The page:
Each season has its ups and downs

Visiting Lofoten is a game of seasons. If you want to land a trophy fish, you’ll likely want to visit between January to April, a period called skrei season.

Skrei is a type of Atlantic cod that spawns in the waters off the coast of Norway each year, and Lofoten is known for its excellent skrei fishing.

If you visit during skrei season, you also have excellent chances of seeing the Northern Lights.

After the skrei season ends, both the fishing and the tourist industries take a break until June, when the peak season for tourism starts.

Savvy tourists who aren’t fans of hiking sometimes book a stay between April and May when there are fewer tourists, prices drop a little, and the weather tends to be nice.

There are several potential downsides to booking in the April-May period, though: due to the melting ice, the avalanche risk is significant throughout the archipelago, weather can be volatile (meaning that you could miss out on sea-related activities due to storms), and the nights start to get brighter, which can affect your chances of seeing the Northern Lights.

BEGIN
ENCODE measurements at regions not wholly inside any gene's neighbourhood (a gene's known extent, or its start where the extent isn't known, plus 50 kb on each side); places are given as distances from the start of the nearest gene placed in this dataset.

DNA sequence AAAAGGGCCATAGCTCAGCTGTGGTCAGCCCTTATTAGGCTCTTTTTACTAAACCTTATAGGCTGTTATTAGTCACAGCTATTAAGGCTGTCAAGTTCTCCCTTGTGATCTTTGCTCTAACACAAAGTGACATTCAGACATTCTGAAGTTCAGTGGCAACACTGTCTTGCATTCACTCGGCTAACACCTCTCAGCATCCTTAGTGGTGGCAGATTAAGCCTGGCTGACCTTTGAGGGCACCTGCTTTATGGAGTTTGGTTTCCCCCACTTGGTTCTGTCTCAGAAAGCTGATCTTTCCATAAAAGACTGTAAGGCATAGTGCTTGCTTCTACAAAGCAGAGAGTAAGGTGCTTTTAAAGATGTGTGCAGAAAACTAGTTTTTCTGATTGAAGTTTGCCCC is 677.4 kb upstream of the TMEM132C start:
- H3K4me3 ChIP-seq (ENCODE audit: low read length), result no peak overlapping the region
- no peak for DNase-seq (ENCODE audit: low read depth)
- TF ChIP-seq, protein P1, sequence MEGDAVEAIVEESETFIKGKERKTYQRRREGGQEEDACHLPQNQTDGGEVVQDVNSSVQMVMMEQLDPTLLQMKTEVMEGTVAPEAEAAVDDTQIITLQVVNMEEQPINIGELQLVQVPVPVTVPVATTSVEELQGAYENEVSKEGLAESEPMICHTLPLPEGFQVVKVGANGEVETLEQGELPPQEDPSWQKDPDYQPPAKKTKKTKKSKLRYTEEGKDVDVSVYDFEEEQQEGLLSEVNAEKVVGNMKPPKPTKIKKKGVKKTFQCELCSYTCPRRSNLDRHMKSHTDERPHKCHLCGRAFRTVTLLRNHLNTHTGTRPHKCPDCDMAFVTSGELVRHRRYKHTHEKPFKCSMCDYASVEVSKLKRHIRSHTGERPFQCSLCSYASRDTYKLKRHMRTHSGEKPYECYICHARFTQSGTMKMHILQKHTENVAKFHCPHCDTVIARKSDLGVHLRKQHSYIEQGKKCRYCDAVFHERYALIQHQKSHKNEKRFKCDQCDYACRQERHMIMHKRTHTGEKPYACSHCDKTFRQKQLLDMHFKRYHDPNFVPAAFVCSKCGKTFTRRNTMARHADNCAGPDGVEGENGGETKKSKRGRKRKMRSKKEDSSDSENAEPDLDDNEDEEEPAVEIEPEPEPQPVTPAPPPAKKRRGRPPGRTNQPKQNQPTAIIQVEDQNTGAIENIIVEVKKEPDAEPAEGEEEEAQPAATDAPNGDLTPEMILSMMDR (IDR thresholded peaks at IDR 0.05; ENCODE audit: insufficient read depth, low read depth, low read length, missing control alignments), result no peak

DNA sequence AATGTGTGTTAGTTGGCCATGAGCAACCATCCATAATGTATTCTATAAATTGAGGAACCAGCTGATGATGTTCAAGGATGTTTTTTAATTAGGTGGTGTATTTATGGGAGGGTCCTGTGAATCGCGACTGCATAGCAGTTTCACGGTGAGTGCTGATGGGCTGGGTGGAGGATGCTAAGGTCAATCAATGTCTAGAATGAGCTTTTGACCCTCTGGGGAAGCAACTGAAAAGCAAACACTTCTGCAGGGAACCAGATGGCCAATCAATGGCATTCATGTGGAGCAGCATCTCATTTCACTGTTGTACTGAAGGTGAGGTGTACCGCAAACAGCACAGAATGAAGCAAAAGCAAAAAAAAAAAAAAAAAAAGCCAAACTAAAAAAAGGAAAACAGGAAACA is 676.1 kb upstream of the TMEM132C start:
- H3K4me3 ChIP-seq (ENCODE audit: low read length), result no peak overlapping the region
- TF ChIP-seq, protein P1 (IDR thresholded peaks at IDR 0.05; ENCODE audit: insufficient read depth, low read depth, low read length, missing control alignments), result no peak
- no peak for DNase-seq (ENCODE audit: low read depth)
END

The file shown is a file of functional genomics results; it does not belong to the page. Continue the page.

You can expect the biggest crowds in the summer months, as most people will bet on the weather being nice enough to support outdoor activities most of the time. This makes both accommodation and rentals pricier.

It will also have a negative effect on your overall experience in the islands, as hotspots quickly become overrun by tourists.

Cash is not a thing

Norway is a relatively cashless society, and Lofoten also relies mainly on card and online payments.

So, make sure to bring a bank card, and don’t be surprised if most stores, diners, tour operators, and guides ask for card or digital payments. Credit cards such as Visa, Mastercard, and American Express are accepted at most places. Some stores also accept mobile payment options such as Apple Pay or Google Pay.

In the unlikely event that you need cash, ATMs are available in most Lofoten towns. However, some may not accept foreign debit cards, so it’s worth checking with your bank or credit card company before your trip to ensure your cards will work in Norway.

Bonus tip: Tipping is not expected in Norway, and service charges are usually included in the (already hefty) prices. However, as you’ll often be asked to type in the total amount when paying at restaurants and bars, rounding up the bill to the nearest whole amount is quite common.